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How to Help Your Children Develop Emotional Intelligence

We sometimes let the emotions get the best of us and say things we normally would not say. Children do this almost all the time when their emotions run high. Picture this. Jack is angry that his painting is not as good as Mary's. However, he doesn't start acting up. Instead, he tells Mary he likes her painting more and that he will try and do better next time. This is emotional intelligence (EI).

It might not seem like a big deal at a young age, but EI becomes crucial for how well we interact with the world as we grow up.

The meaning of emotional intelligence is not directly tied to IQ. However, in some situations, it might matter more than IQ. 

From Emotional Self-Regulation to Emotional Intelligence

Self-regulation is our capability of responding to emotions. With practice and time, we can learn to control our feelings in critical situations rather than react on impulse.

By the age of four, children begin to "cheat" at emotional intelligence by trying to eliminate the irritating external stimuli around them. They might cover their eyes or ears to keep away any unwanted sight or noise.

You must guide them throughout this process of dealing with emotions. Essentially, there are two main categories of emotional intelligence strategies. 

The first one deals with the problem. If you want your anger and frustration to disappear, you need to solve the problem.

The second one is about understanding your emotions and living with them. When the problem is unsolvable and out of the subjects' reach, they need to focus on coping with the intense feelings.

Building emotional intelligence in children is important

Emotional intelligence is not some abstract concept. It is actually very practical. Essentially, it means being smart about your emotions, understanding and managing them.

Psychologist Daniel Goleman has first formulated this concept in his 1995 book, Emotional Intelligence: Why It Can Matter More Than IQ.

According to the author, there are five fundamental parts to emotional intelligence:

  • Self-awareness – we understand what and why we are feeling in a certain way
  • Motivation – we keep fighting towards our goal despite the negative feelings and doubts that we might be feeling
  • Empathy – we understand how others might be feeling in specific situations
  • Social skills – we can predict what kind of behaviour could get a positive response from the people around

Out of these five, self-regulation has played a significant role in predicting children's achievements later in life. According to studies, children who can resist their impulses, like instant gratification, can accomplish their goals easier in life. 

Understanding our emotions

Emotions serve a purpose. They're not just inconveniences that can make us overreact. On the contrary, they help us navigate the world's social fabric. The first step towards building emotional intelligence in children is teaching them about feelings. 

Our primary emotions are part of our human evolution, and they are extremely helpful in certain situations. 

Whenever your children feel sad, talk to them about it. The purpose of sadness is to slow us down and allow us to reflect on what has happened and why. It is not pleasant. In fact, it is hard work to see through your sadness and understand its antecedents. But you can train this. Try to do this together with your little ones every time you see them down in the dumps.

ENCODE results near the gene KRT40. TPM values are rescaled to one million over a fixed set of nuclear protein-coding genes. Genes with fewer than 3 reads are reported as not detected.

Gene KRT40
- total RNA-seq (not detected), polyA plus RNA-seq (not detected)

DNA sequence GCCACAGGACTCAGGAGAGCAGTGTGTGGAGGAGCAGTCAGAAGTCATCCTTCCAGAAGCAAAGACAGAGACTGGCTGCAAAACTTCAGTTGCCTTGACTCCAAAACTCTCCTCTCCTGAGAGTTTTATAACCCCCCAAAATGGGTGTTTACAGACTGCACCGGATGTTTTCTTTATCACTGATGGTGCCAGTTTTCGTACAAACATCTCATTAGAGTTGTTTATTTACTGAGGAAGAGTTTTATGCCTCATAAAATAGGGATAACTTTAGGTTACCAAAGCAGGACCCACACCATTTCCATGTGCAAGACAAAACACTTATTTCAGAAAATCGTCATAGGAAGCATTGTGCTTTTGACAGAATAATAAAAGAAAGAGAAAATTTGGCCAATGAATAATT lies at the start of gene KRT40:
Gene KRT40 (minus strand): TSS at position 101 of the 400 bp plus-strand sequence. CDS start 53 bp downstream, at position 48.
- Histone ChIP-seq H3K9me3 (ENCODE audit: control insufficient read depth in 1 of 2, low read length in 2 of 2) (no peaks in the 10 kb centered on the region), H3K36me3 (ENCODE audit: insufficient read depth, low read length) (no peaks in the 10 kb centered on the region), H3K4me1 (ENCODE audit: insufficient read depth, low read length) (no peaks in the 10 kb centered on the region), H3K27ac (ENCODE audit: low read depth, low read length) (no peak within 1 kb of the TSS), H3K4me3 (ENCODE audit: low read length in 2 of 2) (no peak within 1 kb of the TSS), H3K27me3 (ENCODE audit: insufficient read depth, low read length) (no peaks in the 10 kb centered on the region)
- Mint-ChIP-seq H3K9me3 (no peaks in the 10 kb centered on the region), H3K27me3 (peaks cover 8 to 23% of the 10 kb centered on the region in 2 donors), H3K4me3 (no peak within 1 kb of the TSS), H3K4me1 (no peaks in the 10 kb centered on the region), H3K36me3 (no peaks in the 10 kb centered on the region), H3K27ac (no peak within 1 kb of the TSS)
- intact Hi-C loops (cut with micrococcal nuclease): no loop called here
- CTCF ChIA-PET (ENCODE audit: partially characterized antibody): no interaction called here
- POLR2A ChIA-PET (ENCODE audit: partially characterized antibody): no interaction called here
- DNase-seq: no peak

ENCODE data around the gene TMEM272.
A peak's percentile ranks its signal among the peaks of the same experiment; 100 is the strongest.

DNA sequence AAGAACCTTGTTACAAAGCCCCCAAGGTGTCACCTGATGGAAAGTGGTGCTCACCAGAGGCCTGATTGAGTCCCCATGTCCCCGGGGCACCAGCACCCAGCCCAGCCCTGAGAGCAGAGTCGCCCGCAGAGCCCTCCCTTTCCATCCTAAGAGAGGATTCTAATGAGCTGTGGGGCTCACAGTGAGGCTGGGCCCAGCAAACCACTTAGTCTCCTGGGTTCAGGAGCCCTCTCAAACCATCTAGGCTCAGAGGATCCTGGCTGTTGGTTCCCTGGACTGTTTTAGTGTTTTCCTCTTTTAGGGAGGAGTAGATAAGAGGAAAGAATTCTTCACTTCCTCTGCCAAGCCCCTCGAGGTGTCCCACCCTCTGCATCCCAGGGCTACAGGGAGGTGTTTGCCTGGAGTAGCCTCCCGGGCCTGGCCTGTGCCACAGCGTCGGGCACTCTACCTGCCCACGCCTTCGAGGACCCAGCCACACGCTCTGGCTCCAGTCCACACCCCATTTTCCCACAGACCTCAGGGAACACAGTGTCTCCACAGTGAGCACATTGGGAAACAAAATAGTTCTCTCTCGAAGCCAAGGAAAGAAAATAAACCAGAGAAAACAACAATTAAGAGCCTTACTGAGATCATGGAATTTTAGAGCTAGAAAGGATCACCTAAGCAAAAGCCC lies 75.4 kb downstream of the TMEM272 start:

Anger, on the other hand, speeds things up. It sends blood to our extremities and mobilises an immense quantity of energy in our bodies. As part of human evolution, anger helped us prepare for a fight.

However, in today's modern world, anger can motivate us to take action. Nevertheless, the action should be taken only after the bitterness is gone. Explain to your child that it's ok to be angry because you can't do a math problem, but it's not ok to tear the notebook apart and throw the book away. That won't solve anything. They need to acknowledge their anger, cool down, and start with fresh motivation.

Whenever your child is throwing a tantrum, calm them down by talking to them and getting to the core of the problem. Giving them a tablet or a phone to pacify their negative feelings won't do any good. In fact, it would only damage their ability to develop emotion regulation.

Five tips for developing emotional intelligence in children

1. Watch your children's emotions closely

Be aware of how certain challenges and activities make your little ones feel. Encourage them to talk about that. Let your child name their emotions. (Eg. "It made me feel angry, jealous", etc.)

2. Interpret emotions together

Spend some time watching TV together and play a little emotions-reading game. Turn off the sound and let your child guess how specific characters feel. Guide them towards reading basic body language and expressions.

3. Listen and communicate more

Whenever your child is acting on impulse, make it an opportunity to communicate and connect. Whenever they complain about their issues, tell them about your day and how you've overcome your challenges, how that made you feel. 

4. Come up with learning opportunities

Engage in some play-pretend games with specific scenarios where you have specific roles. After the game is over, talk with your children about how they were feeling in their characters' shoes. 

5. Insist on problem-solving

Whenever your children are angry about something, ask them what the real problem is. Then have them think about solutions that will make it go away. If it's something that's out of their control, explain that it's not their fault and that the best thing they can do is learn to cope with their feelings. 

All in all, emotional intelligence plays a massive role in how we interact with our peers, and how we react to everything that happens around us. EI is just as important as IQ.